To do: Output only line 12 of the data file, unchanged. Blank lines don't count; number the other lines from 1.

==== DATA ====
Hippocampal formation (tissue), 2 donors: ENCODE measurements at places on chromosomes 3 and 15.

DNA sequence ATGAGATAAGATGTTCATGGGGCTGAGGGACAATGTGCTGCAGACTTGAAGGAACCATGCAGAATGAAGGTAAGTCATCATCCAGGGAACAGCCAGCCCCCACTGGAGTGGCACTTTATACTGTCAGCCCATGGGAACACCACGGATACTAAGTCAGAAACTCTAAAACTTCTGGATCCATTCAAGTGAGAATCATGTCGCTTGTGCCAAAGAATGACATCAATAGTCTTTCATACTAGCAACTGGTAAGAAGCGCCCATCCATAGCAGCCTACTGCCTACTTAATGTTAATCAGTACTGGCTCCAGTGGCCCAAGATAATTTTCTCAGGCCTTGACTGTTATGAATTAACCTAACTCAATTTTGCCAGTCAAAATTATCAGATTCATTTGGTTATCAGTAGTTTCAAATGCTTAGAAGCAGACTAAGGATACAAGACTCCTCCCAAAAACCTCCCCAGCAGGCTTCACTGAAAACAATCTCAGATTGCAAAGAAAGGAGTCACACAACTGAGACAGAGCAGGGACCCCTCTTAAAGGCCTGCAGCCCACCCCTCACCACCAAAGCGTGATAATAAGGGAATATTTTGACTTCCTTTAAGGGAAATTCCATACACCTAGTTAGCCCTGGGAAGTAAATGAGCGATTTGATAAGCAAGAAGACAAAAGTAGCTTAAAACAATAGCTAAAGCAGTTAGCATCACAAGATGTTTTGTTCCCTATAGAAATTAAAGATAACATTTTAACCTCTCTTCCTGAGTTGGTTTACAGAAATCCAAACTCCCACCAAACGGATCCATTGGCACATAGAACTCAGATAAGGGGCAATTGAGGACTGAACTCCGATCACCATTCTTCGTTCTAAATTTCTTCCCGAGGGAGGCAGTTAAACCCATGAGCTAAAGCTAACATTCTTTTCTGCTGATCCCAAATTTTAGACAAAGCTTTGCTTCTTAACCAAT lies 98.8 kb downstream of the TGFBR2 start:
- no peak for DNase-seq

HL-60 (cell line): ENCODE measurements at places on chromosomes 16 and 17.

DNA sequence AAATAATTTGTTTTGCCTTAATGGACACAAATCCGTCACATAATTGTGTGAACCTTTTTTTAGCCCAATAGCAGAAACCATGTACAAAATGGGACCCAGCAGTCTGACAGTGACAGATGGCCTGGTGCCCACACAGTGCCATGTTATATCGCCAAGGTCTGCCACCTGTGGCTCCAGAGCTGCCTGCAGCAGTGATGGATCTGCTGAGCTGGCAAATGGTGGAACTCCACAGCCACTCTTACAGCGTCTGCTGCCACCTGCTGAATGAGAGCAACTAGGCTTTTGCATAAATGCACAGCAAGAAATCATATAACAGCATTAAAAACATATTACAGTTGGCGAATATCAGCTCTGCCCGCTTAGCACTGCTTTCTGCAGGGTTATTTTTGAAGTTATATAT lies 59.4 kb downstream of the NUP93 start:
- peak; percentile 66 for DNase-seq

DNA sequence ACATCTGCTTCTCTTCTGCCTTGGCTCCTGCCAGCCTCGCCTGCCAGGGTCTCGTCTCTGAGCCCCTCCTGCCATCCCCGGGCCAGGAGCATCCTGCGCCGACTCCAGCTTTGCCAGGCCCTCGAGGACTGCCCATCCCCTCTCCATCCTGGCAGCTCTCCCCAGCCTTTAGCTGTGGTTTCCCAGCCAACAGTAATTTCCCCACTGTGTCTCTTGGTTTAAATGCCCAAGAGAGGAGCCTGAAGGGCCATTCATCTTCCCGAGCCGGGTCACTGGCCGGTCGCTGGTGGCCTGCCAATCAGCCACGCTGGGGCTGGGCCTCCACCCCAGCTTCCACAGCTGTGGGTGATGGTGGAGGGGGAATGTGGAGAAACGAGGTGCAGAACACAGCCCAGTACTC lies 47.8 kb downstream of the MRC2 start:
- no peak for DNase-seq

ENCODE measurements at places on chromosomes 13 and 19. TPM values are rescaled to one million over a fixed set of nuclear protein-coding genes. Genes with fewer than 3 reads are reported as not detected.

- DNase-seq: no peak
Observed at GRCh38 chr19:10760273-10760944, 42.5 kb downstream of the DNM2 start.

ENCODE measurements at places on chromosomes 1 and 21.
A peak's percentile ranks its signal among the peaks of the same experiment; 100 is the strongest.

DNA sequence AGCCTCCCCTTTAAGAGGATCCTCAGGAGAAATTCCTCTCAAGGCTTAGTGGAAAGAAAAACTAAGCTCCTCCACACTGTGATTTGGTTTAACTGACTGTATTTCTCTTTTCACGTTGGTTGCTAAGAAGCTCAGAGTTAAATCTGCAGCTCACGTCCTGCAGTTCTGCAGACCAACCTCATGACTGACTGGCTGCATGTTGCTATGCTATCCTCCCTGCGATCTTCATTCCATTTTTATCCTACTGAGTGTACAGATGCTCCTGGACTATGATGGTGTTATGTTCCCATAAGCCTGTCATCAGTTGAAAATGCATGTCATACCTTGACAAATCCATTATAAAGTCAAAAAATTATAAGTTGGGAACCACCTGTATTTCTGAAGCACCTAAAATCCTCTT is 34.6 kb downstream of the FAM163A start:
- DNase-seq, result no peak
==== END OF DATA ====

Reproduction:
ENCODE measurements at places on chromosomes 1 and 21.